[Python-Dev] Infix operators
Sebastien Loisel
loisel at temple.edu
Wed Jul 23 23:14:22 CEST 2008
Dear Pythonistas,
I've googled for this but I wasn't able to find anything definitive. I was
recently looking at scipy to see if I could use it in stead of MATLAB for my
class on numerical PDEs, but I noticed that there's some difficulty related
to the notation; mainly, the matrix multiplication, and the linear solver
(i.e., MATLAB's \ operator). After giving it some thought, I've decided to
hold back for now and use MATLAB.
Since scipy/numeric python have been around for a while and some of it is
even integrated in Python 2.5, I'm sure this conversation has happened
before, so please just educate me. Now I think that there's always going to
be people wanting more and more operators in Python (although the operators
I'm talking about are privileged -- the Chinese were using matrices some
2000 years ago), so I was thinking that it would be simpler to have a way
for defining new infix operators, which would simply be binary functions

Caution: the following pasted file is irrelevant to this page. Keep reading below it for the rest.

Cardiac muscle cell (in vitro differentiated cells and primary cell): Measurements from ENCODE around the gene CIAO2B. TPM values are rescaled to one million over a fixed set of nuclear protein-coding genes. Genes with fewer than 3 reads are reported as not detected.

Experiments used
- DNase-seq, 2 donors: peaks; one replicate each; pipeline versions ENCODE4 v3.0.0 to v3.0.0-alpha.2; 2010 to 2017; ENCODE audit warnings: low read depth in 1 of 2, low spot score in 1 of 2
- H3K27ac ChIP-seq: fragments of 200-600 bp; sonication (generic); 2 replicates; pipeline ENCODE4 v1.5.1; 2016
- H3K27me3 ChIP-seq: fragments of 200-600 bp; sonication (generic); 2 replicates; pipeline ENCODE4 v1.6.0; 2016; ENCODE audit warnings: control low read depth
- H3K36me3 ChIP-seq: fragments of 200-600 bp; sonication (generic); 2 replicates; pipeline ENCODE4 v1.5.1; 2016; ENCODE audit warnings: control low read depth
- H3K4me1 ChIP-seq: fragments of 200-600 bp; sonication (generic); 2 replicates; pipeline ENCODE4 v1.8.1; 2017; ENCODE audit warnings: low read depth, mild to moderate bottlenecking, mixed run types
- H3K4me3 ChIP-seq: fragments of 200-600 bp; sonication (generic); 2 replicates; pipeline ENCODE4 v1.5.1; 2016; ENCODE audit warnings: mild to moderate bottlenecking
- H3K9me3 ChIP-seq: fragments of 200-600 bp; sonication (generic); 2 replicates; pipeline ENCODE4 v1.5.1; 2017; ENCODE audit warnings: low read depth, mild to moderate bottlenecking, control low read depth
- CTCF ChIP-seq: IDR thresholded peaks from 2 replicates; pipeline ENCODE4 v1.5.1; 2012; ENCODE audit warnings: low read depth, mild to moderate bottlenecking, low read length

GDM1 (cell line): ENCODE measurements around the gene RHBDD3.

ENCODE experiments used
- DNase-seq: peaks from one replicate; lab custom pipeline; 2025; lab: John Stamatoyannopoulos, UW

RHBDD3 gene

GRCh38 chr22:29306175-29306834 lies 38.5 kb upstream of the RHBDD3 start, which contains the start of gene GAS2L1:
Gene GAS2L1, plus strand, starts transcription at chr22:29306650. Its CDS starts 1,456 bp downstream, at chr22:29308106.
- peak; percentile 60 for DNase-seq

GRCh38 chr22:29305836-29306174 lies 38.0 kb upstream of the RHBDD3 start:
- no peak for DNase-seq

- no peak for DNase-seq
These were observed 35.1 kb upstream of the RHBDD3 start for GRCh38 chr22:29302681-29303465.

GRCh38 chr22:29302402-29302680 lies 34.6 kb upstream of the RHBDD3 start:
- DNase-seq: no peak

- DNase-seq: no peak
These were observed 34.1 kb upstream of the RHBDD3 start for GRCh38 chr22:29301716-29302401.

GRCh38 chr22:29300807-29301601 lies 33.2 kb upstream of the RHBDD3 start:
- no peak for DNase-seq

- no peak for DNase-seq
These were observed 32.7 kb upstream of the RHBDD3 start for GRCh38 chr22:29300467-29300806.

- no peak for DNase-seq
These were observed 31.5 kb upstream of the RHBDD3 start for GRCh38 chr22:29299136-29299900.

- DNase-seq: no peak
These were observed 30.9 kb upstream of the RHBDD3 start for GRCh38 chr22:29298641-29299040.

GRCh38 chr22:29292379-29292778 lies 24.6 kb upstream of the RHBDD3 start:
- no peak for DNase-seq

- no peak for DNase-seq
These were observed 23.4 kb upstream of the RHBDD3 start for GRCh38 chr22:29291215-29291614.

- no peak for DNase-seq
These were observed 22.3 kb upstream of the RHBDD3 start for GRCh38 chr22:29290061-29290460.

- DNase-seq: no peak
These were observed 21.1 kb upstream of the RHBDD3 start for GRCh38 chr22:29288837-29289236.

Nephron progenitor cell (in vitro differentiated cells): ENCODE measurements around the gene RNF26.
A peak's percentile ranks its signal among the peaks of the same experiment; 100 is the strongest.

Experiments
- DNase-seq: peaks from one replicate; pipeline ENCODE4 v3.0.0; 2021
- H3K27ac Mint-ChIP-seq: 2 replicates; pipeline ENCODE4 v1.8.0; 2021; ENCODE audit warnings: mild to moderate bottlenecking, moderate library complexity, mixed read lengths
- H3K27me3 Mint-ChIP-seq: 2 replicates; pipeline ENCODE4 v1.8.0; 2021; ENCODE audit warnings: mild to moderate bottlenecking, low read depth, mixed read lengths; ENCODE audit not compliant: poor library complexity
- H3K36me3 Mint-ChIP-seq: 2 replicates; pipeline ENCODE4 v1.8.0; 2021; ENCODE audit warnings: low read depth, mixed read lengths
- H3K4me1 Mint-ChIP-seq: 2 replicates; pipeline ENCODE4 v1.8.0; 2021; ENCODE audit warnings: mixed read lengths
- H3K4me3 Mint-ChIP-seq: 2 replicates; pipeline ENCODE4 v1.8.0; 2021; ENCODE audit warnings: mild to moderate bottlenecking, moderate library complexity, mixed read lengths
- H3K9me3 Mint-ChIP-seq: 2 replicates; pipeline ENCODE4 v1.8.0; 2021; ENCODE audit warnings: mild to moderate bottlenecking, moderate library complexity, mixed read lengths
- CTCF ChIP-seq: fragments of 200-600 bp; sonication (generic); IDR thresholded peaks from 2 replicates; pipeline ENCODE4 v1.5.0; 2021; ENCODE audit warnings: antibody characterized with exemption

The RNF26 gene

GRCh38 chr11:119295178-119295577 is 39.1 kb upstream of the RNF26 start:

whose names are punctuation marks; see any language with this feature, e.g.,
Haskell.
Now since this is such a simple idea, I'm guessing it occured to pythonistas
at some point in 1992, and got voted down and that decision has now become
scripture. Is that the case?
The one thing which I found was PEP 211
http://www.python.org/dev/peps/pep-0211/, which has an amazing quote from
James Rawlings. His comment about inv is completely absurd, and while he
claims not to know \ and /, he is quoted as an authority on these operators.
This particular PEP should probably be deleted from history. For a more
authoritative explanation, a quick search yields MathWorks' own Loren Shure:
http://blogs.mathworks.com/loren/2007/05/16/purpose-of-inv/
Essentially, in almost all applications, inv(A) is entirely wrong. You can
ask any numerical analyst who works with large problems, and they will
confirm it. One of the main reason is that, even if A is sparse, inv(A) is
full.
That absurdity aside, if I were a language designer, I would be reticent to
add one operator to Python (like in PEP 211), because there will always be
more operators that people want (how long until someone asks for an operator
for the Kronecker product or the convolution?) But why not put in this infix
possibility?
Sincerely,
--
Sébastien Loisel
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